SHORT TERM VIEW: What might happen in the next 2 weeks?

  • As expected, the market has been ranging in the past weeks. This is healthy and in line with our long term vision.
  • Further the market didn’t seem to care at all about one of the most important news of the year (CZ stepping down as CEO of Binance). This is bullish and confirms the shift in market psychology.
  • However this period of consolidation seems to be ending and crypto is on its way for another leg up.

Content Analysis

Is Inflation dead by Reflexivity Research

  • The October CPI (Consumer Price Index) report was a positive surprise with numbers below the forecast.
October CPI (Consumer Price Index) report
  • The main contributors to inflation was the service sector while energy prices and goods were deflationary in October.
US Headline CPU MOM% including topline contributions
  • A lagging component of CPI: Owner Equivalent Rent seems to have peaked and is coming down YoY.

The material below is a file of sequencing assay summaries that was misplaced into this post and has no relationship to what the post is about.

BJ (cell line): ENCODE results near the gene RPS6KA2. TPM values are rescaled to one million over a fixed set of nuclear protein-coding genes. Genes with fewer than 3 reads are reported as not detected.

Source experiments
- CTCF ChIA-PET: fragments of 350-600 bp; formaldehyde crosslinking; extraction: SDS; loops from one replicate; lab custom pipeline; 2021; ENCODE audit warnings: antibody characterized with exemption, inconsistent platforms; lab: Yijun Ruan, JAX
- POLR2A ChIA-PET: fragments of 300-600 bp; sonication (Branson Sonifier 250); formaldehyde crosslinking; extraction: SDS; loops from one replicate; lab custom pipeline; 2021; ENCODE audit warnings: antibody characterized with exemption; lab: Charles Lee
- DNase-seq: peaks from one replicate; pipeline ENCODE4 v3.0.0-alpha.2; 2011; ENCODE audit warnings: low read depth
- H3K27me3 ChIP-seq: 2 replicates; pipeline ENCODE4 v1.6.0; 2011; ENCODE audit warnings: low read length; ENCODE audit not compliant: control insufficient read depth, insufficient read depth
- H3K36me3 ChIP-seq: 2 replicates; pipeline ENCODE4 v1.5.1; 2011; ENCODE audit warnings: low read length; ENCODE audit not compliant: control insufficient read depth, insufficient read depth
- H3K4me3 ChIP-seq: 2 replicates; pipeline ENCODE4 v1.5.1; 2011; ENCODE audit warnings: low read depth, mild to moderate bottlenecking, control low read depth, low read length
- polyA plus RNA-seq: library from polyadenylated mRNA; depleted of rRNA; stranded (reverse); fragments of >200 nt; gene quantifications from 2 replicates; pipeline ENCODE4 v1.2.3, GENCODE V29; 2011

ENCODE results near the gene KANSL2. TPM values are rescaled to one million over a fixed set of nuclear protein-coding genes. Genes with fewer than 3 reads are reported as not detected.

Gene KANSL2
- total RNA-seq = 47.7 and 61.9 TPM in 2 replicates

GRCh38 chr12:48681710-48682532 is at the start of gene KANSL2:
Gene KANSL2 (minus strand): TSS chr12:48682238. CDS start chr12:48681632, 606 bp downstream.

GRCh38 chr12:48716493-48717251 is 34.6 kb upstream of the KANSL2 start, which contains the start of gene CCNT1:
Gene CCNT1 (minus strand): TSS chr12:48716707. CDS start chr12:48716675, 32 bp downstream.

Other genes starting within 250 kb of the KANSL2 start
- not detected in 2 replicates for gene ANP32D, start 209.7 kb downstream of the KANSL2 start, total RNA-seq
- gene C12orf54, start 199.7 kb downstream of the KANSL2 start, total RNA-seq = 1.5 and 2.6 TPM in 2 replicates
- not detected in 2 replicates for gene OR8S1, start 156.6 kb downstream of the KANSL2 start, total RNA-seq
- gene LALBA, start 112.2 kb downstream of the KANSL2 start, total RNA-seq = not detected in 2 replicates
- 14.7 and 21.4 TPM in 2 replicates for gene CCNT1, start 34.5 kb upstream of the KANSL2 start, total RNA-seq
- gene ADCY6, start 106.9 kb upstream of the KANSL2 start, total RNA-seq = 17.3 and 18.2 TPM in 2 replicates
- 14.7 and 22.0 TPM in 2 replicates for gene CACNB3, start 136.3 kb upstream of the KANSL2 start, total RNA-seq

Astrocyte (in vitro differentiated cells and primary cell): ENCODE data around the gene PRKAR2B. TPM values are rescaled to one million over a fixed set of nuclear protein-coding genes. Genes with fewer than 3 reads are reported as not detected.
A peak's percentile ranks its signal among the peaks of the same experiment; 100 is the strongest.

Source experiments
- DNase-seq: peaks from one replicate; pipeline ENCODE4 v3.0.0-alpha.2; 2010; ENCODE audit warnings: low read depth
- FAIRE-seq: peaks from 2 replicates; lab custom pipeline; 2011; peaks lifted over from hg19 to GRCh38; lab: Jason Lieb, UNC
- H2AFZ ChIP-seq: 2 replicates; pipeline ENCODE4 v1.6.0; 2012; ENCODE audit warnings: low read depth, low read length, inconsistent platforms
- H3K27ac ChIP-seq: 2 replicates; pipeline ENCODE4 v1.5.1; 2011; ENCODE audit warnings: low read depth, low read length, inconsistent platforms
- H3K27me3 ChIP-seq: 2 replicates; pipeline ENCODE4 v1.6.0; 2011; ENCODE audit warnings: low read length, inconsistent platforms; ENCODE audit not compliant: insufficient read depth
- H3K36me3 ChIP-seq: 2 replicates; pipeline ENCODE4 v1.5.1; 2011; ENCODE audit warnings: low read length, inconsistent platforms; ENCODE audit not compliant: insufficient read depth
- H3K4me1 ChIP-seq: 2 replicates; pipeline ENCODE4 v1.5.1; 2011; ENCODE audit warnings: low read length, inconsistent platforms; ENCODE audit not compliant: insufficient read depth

US CPI urban consumers owners equivalent rent of residences YOY NSa 6.8
  • PPI (Producer Price Index), often seens as a leading indicator of CPI, continues its downtrend and saw its biggest decline MoM since the 2020 Covid crisis. 
PPI (Producer Price Index)
  • All of those charts suggest that the worst of inflation is behind us. This means that the cycle of quantitative tightening (QT) of the Fed is over.

Source: https://x.com/reflexivityres/status/1726631354388087272?s=20

The Reverse Repo: Once it’s gone… by James Lavish

Major Takeaways

  • During the quantitative easing (QE) phases in 2020 and 2021, the Fed printed and purchased over $5.8T of securities from banks and put those securities on their balance sheet. This increased drastically the cash balances in major banks.